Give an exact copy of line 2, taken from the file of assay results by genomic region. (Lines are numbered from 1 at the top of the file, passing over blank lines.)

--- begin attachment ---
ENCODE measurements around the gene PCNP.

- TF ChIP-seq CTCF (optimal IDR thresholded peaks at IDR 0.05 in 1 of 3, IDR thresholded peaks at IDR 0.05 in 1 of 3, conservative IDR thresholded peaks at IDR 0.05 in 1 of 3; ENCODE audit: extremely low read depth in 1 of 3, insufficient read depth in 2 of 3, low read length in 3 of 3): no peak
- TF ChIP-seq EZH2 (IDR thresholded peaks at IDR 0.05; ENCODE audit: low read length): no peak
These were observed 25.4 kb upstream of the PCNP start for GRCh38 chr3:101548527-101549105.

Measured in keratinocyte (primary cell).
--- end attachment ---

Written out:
- TF ChIP-seq CTCF (optimal IDR thresholded peaks at IDR 0.05 in 1 of 3, IDR thresholded peaks at IDR 0.05 in 1 of 3, conservative IDR thresholded peaks at IDR 0.05 in 1 of 3; ENCODE audit: extremely low read depth in 1 of 3, insufficient read depth in 2 of 3, low read length in 3 of 3): no peak